- Example of Equivalence 0 © 2012 by McGraw-Hill, New York, N.Y All RightsReserved 1-34 1 Different sums of money at different times may be equal in economic value at a given rate $110 Rate of return = 10% per year $100 now $100 now is economically equivalent to $110 one year from now, if the $100 is invested at a rate of 10% per year. Year
- Simple and Compound Interest Simple Interest Interest is calculated using principal only Interest = (principal)(number of periods)(interest rate) I = Pni Example: $100,000 lent for 3 years at simple i = 10% per year. What is repayment after 3 years? Interest = 100,000(3)(0.10) = $30,000 Total due = 100,000 + 30,000 = $130,000 © 2012 by McGraw-Hill, New York, N.Y All RightsReserved 1-35
- Simple and Compound Interest Compound Interest Interest is based on principal plus all accrued interest That is, interest compounds over time Interest = (principal + all accrued interest) (interest rate) Interest for time period t is © 2012 by McGraw-Hill, New York, N.Y All RightsReserved 1-36
- Compound Interest Example Example: $100,000 lent for 3 years at i = 10% per year compounded. What is repayment after 3 years? Interest, year 1: Total due, year 1: I1 = 100,000(0.10) = $10,000 T1 = 100,000 + 10,000 = $110,000 Interest, year 2: Total due, year 2: I2 = 110,000(0.10) = $11,000 T2 = 110,000 + 11,000 = $121,000 Interest, year 3: Total due, year 3: I3 = 121,000(0.10) = $12,100 T3 = 121,000 + 12,100 = $133,100 Compounded: $133,100 1-22
- Minimum Attractive Rate of Return MARR is a reasonable rate of return (percent) established for evaluating and selecting alternatives An investment is justified economically if it is expected to return at least the MARR Also termed hurdle rate, benchmark rate and cutoff rate 1-38
- MARR Characteristics © 2012 by McGraw-Hill, New York, N.Y All RightsReserved 1-39 MARR is established by the financial managers of the firm MARR is fundamentally connected to the cost of capital Both types of capital financing are used to determine the weighted average cost of capital (WACC) and the MARR MARR usually considers the risk inherent to a project
- Types of Financing Equity Financing –Funds either from retained earnings, new stock issues, or owner’s infusion of money. Debt Financing –Borrowed funds from outside sources – loans, bonds, mortgages, venture capital pools, etc. Interest is paid to the lender on these funds For an economically justified project ROR ≥ MARR > WACC © 2012 by McGraw-Hill, New York, N.Y All RightsReserved 1-40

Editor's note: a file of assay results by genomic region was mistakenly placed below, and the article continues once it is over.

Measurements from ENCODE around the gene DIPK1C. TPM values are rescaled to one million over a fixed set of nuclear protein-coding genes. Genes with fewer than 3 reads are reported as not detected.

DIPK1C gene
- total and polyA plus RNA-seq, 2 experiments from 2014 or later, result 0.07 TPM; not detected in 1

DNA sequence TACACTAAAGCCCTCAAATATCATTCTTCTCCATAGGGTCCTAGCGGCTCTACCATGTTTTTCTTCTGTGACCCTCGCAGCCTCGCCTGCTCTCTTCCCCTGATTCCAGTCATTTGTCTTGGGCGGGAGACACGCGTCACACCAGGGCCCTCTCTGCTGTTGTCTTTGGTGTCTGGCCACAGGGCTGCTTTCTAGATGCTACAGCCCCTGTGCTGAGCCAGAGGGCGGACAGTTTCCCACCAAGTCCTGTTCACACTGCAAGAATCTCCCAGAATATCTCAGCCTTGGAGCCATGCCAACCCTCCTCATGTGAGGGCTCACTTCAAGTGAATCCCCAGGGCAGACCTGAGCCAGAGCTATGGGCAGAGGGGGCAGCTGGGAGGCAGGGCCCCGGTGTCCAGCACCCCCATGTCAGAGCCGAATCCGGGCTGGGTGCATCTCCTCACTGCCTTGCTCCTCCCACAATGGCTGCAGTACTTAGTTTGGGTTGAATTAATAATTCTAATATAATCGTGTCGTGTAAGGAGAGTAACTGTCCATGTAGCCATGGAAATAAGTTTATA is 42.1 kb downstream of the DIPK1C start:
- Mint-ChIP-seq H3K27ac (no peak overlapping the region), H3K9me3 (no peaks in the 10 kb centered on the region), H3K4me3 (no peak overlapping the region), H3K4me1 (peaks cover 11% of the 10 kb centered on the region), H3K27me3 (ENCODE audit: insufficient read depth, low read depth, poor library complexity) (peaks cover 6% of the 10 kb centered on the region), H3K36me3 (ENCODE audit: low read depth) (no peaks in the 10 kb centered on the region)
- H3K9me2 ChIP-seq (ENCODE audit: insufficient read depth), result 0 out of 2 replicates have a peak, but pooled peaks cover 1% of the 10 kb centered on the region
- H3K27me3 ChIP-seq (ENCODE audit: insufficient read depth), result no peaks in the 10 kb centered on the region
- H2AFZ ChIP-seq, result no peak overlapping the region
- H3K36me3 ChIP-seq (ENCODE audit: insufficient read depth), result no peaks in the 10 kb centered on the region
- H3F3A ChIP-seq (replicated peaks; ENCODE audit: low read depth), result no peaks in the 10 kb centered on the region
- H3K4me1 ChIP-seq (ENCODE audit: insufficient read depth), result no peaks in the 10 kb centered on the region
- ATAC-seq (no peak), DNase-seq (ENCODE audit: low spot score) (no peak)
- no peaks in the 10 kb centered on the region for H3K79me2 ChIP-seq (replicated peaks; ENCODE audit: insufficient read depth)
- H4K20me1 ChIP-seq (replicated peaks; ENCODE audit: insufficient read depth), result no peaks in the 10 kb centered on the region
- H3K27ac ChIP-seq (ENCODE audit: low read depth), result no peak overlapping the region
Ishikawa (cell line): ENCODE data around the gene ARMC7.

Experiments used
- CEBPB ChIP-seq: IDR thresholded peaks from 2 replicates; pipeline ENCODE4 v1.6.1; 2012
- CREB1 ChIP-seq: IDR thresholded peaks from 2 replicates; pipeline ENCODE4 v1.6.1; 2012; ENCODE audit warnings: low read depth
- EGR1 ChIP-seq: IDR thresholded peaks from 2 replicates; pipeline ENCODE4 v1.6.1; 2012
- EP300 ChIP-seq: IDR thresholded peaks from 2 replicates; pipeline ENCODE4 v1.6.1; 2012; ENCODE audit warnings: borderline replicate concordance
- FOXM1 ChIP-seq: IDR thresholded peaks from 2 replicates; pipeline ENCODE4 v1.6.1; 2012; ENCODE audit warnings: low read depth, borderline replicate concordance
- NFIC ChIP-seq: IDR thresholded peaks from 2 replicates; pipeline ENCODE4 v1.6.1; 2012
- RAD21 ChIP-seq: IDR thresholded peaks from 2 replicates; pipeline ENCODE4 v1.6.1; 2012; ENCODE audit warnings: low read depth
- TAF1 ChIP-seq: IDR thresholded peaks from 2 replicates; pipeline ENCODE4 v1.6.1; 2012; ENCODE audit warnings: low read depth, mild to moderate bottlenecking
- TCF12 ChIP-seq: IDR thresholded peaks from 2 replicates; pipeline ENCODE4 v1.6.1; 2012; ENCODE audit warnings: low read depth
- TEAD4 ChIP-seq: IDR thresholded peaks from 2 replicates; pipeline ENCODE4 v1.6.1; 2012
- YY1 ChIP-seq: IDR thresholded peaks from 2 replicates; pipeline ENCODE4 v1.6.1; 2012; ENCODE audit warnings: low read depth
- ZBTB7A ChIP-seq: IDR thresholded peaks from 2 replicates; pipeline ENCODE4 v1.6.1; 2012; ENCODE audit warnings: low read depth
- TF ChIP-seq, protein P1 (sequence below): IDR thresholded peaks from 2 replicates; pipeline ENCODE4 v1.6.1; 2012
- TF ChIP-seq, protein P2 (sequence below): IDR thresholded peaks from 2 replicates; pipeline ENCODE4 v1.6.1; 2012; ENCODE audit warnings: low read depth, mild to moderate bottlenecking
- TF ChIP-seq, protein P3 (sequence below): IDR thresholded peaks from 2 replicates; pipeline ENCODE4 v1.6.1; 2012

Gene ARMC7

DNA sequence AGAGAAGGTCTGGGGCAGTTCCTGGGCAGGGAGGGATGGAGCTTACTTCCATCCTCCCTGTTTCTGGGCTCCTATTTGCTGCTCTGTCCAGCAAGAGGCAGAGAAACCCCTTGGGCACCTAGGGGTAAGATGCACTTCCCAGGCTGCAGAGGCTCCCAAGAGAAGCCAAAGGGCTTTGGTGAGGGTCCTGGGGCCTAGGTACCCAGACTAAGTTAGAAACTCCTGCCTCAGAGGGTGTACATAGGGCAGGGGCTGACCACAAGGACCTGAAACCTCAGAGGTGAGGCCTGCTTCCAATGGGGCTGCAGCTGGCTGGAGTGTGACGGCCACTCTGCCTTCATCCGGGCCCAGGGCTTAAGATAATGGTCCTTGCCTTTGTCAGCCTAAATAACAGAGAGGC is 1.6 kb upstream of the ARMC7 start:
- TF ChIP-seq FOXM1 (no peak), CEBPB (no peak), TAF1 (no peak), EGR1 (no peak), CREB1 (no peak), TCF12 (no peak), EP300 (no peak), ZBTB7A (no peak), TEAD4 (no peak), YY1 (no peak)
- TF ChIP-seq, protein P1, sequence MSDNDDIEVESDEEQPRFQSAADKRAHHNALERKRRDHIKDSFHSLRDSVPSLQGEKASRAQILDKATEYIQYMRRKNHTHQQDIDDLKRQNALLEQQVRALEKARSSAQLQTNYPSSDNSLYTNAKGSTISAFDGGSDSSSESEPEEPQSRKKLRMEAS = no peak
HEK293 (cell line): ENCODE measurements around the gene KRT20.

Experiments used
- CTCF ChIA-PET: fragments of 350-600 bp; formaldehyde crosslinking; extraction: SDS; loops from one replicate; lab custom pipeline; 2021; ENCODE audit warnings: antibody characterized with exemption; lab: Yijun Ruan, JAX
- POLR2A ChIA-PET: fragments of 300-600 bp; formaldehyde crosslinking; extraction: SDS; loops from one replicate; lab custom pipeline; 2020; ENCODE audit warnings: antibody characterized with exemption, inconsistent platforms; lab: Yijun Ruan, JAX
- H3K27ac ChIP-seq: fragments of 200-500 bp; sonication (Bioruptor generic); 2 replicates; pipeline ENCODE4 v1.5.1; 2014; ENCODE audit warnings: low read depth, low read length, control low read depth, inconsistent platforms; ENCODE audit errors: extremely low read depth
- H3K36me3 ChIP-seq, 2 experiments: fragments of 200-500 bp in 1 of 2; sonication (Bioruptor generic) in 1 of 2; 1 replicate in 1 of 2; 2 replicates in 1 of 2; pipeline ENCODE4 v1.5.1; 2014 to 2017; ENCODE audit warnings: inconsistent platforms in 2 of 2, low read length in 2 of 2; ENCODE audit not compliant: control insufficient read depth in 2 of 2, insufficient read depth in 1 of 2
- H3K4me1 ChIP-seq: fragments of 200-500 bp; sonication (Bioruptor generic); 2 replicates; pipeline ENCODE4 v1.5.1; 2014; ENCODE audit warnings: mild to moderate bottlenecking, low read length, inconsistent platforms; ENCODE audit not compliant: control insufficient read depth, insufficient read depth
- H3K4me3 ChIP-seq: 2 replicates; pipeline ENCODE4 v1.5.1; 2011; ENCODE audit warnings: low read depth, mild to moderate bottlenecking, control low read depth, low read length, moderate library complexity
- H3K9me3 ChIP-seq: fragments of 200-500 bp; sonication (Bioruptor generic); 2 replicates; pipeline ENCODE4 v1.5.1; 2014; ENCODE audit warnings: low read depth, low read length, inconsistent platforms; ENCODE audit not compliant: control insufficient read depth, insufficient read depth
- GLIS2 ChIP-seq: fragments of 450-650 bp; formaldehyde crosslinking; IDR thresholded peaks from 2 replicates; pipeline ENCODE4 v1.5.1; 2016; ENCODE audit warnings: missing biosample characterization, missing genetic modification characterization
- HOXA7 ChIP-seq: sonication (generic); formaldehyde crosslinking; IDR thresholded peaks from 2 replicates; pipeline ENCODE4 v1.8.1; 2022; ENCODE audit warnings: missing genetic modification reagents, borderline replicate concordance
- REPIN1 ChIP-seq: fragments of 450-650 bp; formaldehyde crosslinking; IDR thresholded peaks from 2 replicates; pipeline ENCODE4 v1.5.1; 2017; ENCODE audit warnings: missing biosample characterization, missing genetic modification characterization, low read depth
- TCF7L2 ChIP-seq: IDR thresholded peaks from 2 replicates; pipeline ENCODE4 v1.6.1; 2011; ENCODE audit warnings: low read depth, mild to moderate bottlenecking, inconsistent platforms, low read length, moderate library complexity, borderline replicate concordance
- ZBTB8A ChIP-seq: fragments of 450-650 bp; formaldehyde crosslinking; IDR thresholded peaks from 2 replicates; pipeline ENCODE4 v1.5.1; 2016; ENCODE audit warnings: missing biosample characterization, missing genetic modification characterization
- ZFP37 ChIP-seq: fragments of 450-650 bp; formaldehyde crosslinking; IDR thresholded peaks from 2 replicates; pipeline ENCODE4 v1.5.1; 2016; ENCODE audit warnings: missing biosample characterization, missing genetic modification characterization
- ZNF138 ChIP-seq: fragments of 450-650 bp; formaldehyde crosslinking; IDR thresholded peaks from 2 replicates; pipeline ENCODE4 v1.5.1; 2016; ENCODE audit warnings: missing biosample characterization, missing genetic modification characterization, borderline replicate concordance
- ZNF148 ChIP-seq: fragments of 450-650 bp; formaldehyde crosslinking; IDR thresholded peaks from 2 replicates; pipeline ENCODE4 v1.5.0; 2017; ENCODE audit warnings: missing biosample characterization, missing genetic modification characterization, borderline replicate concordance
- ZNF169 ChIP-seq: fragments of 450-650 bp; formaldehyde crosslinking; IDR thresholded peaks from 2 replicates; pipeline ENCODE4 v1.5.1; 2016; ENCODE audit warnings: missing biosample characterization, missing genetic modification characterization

- Opportunity Cost Definition: Largest rate of return of all projects not accepted (forgone) due to a lack of capital funds If no MARR is set, the ROR of the first project not undertaken establishes the opportunity cost Example: Assume MARR = 10%. Project A, not funded due to lack of funds, is projected to have RORA= 13%. Project B has RORB= 15% and is funded because it costs less than A Opportunity cost is 13%, i.e., the opportunity to make an additional 13% is forgone by not funding project A © 2012 by McGraw-Hill, New York, N.Y All RightsReserved 1-41
- Introduction to Spreadsheet Functions Excel financial functions Present Value, P: Future Value, F: Equal, periodic value, A: Number of periods, n: Compound interest rate, i: Compound interest rate, i: = PV(i%,n,A,F) = FV(i%,n,A,P) = PMT(i%,n,P,F) = NPER((i%,A,P,F) = RATE(n,A,P,F) = IRR(first_cell:last_cell) Present value, any series, P: = NPV(i%,second_cell:last_cell) + first_cell Example: Estimates are P = $5000 n = 5 years i = 5% per year Find A in $ per year Function and display: = PMT(5%, 5, 5000) displays A = $1154.87 © 2012 by McGraw-Hill, New York, N.Y All RightsReserved 1-42
- Chapter Summary © 2012 by McGraw-Hill, New York, N.Y All RightsReserved 1-43 Engineering Economy fundamentals Time value of money Economic equivalence Introduction to capital funding and MARR Spreadsheet functions Interest rate and rate of return Simple and compound interest Cash flow estimation Cash flow diagrams End-of-period assumption Net cash flow Perspectives taken for cash flow estimation Ethics Universal morals and personal morals Professional and engineering ethics (Code of Ethics)